I lost my mind while studying for the bar.  Sort of.  For the uninitiated, bar study is a long, lonely process that readies you, in part, for the actual exam by making you so vomitously tired of the studying that you arrive on test day with a head so swimming with “let’s just do this thing” that you forget to be nervous.

One of the few unscripted days in our agenda that summer was July 4.  Overwhelmed by the promise of an utterly free day, I decided to make things.  Two things, to be exact.  I made the chuppah for my wedding, and I made a fruit buckle.  The former took about 14 hours that day, and another 20 hours the week before the wedding; the latter took about an hour and made for a lovely breakfast.


Even today, I can’t quite explain why I found it important, nay, necessary to make the canopy for our chuppah.  Nor can I explain why I thought it would be a good way to learn to quilt.  And, even when pressed, I come up completely empty-handed when it comes to explaining how my calculations that day resulted in a chuppah canopy that is substantially larger than a king-sized bed.  Apparently, I wanted to make sure we had room to both get married and do the Highland Fling underneath its gentle, convex arc.

The ladies at the quilt shop were not particularly convinced that this project was going to be a success.  I think I explained the whole venture about 8 times, though several of those iterations were spent describing How a Jewish Wedding Works to these septuagenarian Protestant women.   In the end, we figured it out.  They sent me on my way with a bag full of quilting tools, a bundle of gorgeous fabric, and good wishes underscored by a Germanic skepticism that’s undetectable to those who haven’t spent quality time in the Midwest.  I still owe them a picture.


I think the fact that I stuck with the quilting until the end really illustrates the insanity that flourishes during bar study; when faced with a free day, I shunned the temptation of naps and television in order to work my fingers to the bone and give myself a neck cramp that lasted for the ensuing two months.   Still, 14 episodes of Law & Order later (I studied for evidence by shouting out objections throughout the trial scenes), I had made enough progress in piecing together the quilt squares that turning back was impossible.  It was a devil’s bargain, bound up in fat quarters of gold calico.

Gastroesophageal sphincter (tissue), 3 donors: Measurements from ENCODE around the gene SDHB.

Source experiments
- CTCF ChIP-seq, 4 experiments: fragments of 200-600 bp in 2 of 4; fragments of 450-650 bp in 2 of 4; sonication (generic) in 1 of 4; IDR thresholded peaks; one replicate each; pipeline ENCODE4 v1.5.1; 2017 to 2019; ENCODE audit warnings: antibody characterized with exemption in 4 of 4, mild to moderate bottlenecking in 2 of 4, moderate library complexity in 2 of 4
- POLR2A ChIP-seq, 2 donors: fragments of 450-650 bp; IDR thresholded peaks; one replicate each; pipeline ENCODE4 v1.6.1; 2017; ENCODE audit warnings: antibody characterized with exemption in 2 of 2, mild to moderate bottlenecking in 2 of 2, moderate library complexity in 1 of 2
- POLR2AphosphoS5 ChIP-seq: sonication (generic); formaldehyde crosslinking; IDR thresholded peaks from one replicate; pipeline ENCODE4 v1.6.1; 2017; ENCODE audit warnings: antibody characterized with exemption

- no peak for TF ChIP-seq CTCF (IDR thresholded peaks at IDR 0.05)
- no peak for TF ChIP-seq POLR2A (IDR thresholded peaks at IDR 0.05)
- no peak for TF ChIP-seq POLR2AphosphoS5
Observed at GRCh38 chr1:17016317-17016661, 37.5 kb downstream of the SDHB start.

The buckle, on the other hand, was a no-brainer.  As I have mentioned here before, my mom is an excellent cook.   So when she calls me and says “I’m sending you a recipe; I think it’s the best thing I’ve ever eaten,” I listen.


A buckle is characterized by a rich cake batter mixed with fruit, topped by more fruit and a crunchy streusel topping. Some variations involve spreading the cake batter over a layer of fruit at the bottom of the pan, but I prefer to fold the fruit into the cake. Blueberries are the classic buckle accompaniment, but wonderful things can come from using raspberries, huckleberries, blackberries - whatever suits you that happens to be fresh and in season.   Somewhere, between the jammy layers of berries and the brown sugar splendor of the crumb topping, you’ll find a moment where you can’t help but furrow your brow and exclaim “Mmm! That is good.”

Berry Buckle

Yields 9 servings

Ingredients – Crumb Topping
½ cup AP flour
¼ cup packed light brown sugar
½ t cinnamon
¼ cup very cold unsalted butter, cut into small pieces
1/3 cup chopped walnuts

Ingredients – Cake
1 1/3 cup AP flour
¾ t baking powder
¼ t baking soda
¼ t salt
1/3 cup butter, softened
1 cup sugar
1 egg
1 t vanilla extract
2/3 cup buttermilk
2 cups berries, divided (your choice – blueberries, raspberries, huckleberries)


  • Mix the dry ingredients
  • Mix the butter, egg, and vanilla
  • Alternate the dry and wet
  • Fold in half the berries
  • Blitz the crumb topping in a food processor
  • Spread the batter, top with berries, top with crumbs
  • Bake

Preheat the oven to 375 and lightly grease a 9-inch square baking dish.

Combine the flour, baking powder, baking soda, and salt in a medium bowl, whisking a few times to thoroughly mix.  Cream the butter, sugar, egg, and vanilla in the bowl of a stand mixer or another large mixing bowl until pale yellow and very creamy.

With the mixer on low, alternate adding the dry ingredients and the buttermilk until fully incorporated.  Fold in one cup of the berries by hand and spread the batter evenly into the prepared pan.  Scatter the remaining berries evenly over the top of the batter.

Prepare the crumb topping by combining the flour, brown sugar, sugar, cinnamon, butter, and walnuts in a food processor.  Blitz 10 or 12 times until the mixture is evenly mixed and pebbly.  Sprinkle this mixture over the top of the berry layer of the cake.  Bake for 45-60 minutes until the topping is nicely browned and the edges of the cake begin to pull away from the sides of the pan.

It’s a generous range of time, I know, but the baking time can vary widely depending on how juicy your berries are.  Start checking at 45 minutes and return it to the oven in 5-minute increments if you aren’t seeing the edges pull away from the sides of the pan.  If the top begins to look like it’s getting overly browned, cover with foil and continue baking.

Cool the pan on a wire rack.

***Bar study epilogue: 2+ years later, these videos are the only things I remember from the copious quantities of information I consumed that summer.  Sadly, neither were part of the curriculum I paid for.  Happily, I actually sang the hearsay exception song in my head during one of the essay questions on the third day (I think) and saved myself from an otherwise uncomfortable hour of Making Things Up.